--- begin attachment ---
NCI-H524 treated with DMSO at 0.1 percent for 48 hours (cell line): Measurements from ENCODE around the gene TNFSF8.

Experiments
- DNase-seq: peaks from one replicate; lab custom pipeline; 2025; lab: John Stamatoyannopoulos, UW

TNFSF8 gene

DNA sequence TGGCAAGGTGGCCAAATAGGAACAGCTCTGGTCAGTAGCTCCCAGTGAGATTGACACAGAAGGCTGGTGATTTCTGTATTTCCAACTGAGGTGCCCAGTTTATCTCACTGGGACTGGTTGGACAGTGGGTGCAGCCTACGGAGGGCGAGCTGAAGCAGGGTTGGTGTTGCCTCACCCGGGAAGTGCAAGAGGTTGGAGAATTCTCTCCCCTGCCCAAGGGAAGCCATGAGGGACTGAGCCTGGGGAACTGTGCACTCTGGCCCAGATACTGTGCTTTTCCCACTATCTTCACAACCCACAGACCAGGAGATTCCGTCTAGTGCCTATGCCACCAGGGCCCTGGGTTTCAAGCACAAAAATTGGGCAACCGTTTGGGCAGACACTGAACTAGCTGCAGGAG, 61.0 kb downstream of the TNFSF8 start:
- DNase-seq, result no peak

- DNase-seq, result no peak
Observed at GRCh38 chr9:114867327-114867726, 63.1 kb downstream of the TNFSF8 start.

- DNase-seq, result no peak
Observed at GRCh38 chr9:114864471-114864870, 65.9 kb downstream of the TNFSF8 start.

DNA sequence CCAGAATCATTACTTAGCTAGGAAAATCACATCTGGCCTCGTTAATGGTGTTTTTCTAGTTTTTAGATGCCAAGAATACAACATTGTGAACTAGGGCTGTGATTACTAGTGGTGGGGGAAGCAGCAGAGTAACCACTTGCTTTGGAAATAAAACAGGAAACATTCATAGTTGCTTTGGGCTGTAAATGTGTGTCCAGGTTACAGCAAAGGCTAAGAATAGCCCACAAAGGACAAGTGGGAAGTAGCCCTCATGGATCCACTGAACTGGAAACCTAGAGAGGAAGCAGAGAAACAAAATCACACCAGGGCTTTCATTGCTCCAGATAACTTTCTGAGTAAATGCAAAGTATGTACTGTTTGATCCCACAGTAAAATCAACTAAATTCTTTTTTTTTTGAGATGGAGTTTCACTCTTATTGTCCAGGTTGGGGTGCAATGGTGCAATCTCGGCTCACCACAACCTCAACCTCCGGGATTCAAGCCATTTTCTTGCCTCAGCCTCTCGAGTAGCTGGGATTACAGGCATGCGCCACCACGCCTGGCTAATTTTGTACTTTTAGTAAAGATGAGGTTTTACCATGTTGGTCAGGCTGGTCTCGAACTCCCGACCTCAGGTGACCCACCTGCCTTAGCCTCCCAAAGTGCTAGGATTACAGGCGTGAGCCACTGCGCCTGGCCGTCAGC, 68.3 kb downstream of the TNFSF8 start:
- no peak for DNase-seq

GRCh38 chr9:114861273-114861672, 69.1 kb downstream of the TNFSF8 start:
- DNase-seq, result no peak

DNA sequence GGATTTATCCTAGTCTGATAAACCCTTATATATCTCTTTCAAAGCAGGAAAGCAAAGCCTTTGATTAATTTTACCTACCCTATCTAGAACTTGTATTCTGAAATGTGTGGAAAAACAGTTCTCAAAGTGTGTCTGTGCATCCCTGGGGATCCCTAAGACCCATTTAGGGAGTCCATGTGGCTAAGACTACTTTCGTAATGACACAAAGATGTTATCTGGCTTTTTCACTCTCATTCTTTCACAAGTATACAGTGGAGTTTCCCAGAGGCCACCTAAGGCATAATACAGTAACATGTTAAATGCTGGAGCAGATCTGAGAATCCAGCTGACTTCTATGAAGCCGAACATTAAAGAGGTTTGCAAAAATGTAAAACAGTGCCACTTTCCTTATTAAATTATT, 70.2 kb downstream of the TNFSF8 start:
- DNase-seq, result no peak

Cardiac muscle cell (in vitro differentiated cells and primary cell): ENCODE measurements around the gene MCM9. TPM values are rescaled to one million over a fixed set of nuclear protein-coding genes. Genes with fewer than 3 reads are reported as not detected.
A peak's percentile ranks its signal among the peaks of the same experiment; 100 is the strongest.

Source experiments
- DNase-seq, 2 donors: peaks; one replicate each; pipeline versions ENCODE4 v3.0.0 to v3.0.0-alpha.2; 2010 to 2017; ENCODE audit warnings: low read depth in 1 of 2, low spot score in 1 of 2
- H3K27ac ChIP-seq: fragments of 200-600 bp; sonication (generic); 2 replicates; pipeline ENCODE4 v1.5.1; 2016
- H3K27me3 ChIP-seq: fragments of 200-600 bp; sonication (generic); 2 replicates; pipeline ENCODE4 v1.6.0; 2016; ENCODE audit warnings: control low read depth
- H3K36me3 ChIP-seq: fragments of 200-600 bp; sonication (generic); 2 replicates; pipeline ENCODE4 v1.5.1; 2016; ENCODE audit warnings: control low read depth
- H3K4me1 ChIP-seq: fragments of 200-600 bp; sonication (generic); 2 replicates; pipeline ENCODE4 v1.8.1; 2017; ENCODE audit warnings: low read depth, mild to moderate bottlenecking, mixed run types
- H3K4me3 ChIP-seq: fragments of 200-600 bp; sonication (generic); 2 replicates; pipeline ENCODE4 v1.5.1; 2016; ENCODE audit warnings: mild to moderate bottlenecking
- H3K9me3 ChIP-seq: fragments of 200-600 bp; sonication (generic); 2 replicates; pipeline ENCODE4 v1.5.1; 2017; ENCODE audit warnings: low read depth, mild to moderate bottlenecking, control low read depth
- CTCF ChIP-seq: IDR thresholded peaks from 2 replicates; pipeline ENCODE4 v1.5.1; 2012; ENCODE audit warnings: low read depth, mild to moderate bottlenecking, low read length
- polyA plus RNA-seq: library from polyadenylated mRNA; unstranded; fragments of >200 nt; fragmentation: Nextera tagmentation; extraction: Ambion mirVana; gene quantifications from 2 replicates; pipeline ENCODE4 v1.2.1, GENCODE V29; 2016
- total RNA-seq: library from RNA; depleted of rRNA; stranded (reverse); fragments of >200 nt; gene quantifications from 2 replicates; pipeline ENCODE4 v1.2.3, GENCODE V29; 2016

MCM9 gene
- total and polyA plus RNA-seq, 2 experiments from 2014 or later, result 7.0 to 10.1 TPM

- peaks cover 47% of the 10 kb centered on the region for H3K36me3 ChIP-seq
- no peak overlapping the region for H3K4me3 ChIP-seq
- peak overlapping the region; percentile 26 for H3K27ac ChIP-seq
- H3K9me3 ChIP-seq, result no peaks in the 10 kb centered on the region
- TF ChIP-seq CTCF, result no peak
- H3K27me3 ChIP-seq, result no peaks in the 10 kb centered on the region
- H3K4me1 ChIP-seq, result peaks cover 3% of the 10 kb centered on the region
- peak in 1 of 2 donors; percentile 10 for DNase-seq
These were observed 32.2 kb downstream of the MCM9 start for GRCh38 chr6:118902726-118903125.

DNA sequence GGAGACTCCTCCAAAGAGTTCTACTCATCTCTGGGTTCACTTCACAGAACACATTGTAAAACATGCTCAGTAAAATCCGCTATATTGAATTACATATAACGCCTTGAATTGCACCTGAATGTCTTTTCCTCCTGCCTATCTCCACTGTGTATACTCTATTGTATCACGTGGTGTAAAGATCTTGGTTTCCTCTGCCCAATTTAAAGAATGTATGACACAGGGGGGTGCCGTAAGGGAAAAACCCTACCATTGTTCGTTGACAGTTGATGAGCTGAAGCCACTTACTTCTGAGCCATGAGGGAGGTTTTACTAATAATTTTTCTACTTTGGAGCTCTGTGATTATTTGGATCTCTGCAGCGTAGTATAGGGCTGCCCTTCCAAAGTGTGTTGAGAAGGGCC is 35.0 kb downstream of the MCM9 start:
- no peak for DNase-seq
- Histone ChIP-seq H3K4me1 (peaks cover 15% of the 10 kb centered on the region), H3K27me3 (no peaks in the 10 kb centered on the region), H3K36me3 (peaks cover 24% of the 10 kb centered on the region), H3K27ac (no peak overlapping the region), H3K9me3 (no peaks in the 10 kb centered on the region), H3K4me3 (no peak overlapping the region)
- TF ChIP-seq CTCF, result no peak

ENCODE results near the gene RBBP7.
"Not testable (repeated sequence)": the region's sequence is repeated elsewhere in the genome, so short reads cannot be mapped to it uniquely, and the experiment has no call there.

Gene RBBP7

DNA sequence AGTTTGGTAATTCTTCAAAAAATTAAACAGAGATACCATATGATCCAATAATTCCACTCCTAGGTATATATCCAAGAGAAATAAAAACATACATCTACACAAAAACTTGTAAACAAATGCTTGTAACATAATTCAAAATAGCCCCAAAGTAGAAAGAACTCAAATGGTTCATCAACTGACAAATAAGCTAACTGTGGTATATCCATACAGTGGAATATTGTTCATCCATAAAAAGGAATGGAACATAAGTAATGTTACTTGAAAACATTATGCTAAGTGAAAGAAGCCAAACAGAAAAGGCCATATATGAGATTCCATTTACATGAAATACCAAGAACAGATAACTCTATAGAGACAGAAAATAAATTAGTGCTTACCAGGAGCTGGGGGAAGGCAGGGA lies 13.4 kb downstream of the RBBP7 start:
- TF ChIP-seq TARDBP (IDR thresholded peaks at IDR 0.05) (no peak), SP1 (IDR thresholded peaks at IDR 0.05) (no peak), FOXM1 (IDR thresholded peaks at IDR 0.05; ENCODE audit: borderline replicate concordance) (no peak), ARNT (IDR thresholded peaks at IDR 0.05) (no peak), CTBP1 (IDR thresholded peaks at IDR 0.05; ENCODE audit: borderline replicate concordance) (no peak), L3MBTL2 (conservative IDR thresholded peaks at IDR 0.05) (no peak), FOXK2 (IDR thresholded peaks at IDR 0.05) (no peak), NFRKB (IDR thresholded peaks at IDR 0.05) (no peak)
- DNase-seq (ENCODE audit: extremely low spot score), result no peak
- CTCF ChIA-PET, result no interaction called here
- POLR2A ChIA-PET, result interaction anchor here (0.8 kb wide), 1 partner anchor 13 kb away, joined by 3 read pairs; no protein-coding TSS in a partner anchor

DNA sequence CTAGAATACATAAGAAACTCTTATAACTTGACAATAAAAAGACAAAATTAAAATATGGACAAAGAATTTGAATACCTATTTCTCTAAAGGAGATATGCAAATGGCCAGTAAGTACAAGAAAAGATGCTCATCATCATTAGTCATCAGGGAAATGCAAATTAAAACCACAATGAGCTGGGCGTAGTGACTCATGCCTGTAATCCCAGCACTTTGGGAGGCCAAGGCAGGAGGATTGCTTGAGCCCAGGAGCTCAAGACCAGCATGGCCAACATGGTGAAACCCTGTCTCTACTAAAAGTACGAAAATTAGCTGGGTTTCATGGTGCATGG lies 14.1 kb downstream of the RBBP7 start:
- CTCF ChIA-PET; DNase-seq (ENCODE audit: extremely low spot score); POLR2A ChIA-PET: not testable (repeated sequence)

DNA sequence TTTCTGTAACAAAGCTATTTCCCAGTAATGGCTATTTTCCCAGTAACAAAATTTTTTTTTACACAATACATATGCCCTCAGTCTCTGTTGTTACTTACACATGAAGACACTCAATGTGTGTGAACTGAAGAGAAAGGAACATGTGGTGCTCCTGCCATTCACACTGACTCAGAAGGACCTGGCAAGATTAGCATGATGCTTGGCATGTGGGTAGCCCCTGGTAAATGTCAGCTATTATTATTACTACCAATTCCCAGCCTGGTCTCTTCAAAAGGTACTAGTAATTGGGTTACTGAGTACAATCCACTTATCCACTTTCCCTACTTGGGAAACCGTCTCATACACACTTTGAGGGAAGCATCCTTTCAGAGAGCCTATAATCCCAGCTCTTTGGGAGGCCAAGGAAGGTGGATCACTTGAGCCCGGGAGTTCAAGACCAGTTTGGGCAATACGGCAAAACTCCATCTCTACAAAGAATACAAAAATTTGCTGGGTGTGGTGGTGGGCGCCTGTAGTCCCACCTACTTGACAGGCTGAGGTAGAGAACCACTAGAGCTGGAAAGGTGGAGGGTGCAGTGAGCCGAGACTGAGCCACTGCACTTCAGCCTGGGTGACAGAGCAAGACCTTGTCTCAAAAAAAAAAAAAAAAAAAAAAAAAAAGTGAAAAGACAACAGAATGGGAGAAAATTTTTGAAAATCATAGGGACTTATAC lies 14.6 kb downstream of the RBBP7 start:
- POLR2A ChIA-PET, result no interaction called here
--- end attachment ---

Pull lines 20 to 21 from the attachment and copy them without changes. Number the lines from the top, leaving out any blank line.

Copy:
- DNase-seq, 2 donors: peaks; one replicate each; pipeline versions ENCODE4 v3.0.0 to v3.0.0-alpha.2; 2010 to 2017; ENCODE audit warnings: low read depth in 1 of 2, low spot score in 1 of 2
- H3K27ac ChIP-seq: fragments of 200-600 bp; sonication (generic); 2 replicates; pipeline ENCODE4 v1.5.1; 2016